“We take category of device where currently, Android is too big,”

    Reply
  2. Tomi Engdahl says:

    Industry 4.0 Week: These Israeli Startups Revolutionize Manufacturing By Cutting Operational Inefficiency
    https://blog.startupnationcentral.org/industry_4/industry40-iiot-israeli-startups-manufacturing/

    Reply
  3. Tomi Engdahl says:

    Sorry, Alexa and Siri. Only Google Home can do these 5 things
    https://www.cnet.com/how-to/sorry-alexa-and-siri-only-google-home-can-do-these-5-things/?UniqueID=B469E57A-3934-11EA-A230-B1ADC28169F1&ftag=COS-05-10aaa0a&PostType=link&TheTime=2020-01-17T14%3A21%3A51&ServiceType=facebook_page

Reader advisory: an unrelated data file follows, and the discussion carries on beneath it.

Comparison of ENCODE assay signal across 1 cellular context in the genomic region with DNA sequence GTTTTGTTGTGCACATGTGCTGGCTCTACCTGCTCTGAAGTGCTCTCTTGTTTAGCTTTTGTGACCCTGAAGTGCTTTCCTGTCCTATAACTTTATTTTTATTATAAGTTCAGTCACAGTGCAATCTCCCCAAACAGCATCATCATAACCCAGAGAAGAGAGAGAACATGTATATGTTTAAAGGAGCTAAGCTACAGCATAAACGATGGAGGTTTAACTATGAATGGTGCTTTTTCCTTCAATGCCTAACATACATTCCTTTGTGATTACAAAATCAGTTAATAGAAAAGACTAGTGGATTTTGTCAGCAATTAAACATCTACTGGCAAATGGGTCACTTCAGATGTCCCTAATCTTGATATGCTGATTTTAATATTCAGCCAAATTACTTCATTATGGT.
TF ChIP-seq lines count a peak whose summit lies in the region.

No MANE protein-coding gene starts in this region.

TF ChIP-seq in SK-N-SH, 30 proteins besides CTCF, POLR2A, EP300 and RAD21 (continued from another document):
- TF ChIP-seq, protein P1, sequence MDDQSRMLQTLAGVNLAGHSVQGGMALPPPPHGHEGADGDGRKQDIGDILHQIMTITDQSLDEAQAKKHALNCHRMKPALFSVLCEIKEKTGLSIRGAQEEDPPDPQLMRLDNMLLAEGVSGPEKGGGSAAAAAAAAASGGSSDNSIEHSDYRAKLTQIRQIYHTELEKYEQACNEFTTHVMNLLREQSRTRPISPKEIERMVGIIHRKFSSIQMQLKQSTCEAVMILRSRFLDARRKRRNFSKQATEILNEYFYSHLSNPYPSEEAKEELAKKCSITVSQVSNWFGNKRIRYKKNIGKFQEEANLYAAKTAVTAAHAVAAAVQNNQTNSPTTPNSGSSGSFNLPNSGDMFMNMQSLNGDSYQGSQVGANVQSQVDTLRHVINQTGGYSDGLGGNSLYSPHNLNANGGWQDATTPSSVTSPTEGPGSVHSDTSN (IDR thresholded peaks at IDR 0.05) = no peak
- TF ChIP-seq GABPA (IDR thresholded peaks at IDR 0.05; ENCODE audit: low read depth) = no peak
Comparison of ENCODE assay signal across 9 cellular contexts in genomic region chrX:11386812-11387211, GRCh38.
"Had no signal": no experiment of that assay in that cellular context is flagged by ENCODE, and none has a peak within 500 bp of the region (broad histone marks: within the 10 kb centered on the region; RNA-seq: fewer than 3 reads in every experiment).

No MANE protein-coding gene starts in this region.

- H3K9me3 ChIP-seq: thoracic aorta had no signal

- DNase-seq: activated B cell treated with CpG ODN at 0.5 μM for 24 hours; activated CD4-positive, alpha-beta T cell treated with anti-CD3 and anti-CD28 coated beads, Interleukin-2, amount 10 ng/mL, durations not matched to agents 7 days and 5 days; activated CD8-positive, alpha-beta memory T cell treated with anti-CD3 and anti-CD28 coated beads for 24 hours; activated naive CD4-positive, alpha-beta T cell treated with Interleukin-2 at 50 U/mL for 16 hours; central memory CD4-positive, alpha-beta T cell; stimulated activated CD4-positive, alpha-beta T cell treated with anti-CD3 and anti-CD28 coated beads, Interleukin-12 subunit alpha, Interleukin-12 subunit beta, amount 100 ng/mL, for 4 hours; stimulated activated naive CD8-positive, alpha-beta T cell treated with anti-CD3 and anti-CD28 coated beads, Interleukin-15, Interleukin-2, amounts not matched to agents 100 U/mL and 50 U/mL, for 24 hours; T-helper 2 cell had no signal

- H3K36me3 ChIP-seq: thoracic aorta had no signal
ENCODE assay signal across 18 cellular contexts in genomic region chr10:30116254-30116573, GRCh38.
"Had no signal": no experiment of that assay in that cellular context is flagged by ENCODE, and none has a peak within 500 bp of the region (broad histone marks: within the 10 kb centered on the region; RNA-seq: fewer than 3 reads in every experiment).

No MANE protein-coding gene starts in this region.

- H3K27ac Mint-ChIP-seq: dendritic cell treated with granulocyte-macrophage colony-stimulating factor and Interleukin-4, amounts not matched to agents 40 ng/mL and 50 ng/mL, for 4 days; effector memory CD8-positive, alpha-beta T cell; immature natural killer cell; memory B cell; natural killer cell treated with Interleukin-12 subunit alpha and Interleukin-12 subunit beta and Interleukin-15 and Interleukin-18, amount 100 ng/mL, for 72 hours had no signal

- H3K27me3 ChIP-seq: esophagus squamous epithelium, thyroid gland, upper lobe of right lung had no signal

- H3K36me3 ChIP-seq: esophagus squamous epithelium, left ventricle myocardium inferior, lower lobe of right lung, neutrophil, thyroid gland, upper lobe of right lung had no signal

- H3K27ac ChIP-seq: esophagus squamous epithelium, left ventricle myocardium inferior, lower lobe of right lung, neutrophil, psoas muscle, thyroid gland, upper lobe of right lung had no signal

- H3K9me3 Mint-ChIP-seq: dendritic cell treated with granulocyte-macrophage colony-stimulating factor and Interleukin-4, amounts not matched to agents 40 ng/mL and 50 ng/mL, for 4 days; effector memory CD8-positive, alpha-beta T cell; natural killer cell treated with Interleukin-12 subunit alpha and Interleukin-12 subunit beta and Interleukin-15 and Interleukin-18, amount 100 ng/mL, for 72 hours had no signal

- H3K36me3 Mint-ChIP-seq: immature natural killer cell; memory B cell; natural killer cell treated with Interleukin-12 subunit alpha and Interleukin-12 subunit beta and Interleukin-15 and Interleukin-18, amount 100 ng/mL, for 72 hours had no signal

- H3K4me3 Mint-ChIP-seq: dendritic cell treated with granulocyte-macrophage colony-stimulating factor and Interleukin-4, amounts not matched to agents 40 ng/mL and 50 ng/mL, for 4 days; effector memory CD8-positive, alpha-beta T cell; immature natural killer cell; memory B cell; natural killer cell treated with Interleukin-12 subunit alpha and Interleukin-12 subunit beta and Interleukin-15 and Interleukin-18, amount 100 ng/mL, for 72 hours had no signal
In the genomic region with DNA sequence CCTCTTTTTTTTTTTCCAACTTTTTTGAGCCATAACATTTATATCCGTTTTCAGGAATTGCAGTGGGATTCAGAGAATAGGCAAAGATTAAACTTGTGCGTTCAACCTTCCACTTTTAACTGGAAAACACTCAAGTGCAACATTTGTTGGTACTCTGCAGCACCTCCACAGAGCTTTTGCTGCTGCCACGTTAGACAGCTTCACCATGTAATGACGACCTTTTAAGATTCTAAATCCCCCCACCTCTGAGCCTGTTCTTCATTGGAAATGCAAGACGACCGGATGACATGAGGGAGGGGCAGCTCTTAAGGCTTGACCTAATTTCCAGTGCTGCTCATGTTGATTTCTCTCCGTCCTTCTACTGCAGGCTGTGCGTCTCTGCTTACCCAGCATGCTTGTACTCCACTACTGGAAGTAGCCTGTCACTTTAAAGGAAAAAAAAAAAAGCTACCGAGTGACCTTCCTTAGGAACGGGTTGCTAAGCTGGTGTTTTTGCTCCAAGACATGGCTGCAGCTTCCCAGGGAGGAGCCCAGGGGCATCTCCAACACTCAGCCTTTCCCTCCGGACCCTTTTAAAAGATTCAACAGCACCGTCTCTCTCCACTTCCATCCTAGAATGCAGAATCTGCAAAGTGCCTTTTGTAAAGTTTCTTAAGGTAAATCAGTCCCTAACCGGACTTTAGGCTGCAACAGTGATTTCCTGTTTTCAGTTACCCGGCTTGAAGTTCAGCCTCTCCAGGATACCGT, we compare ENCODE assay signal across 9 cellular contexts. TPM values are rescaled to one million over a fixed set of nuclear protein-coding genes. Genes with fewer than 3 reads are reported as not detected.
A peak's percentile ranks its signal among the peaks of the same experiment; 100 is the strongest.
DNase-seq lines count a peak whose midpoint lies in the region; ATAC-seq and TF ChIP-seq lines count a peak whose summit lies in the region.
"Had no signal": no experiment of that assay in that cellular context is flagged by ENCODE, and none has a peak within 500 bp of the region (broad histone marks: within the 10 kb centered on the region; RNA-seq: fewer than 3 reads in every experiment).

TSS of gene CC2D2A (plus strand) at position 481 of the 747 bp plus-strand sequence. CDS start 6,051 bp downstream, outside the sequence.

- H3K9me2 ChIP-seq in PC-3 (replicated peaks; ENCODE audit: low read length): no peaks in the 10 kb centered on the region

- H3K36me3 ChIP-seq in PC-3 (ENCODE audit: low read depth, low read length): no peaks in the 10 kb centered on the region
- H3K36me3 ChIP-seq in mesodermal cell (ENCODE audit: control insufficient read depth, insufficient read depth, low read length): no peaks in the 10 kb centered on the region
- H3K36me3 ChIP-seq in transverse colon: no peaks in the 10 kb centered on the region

Google Assistant is smarter and more personable than other digital voice assistants. It even lets you call it Boo Boo.

    Reply
  4. Tomi Engdahl says:

    Apple, Amazon, And Google Want To Standardize Your Smart Home
    https://www.designnews.com/electronics-test/apple-amazon-and-google-want-standardize-your-smart-home/171002162962198?ADTRK=InformaMarkets&elq_mid=11892&elq_cid=876648

    The Zigbee Alliance has brought some big names to its Connected Home over IP (CHIP) working group. But can tech giants play nice for the sake of creating a standard protocol for smart home devices?

    The Zigbee Alliance recently announced that it has brought together some tech giants, including Apple, Amazon, and Google to form a new working group, the Connected Home over IP (or CHIP) project, to develop and promote a new, royalty-free and secure connectivity standard for smart home products.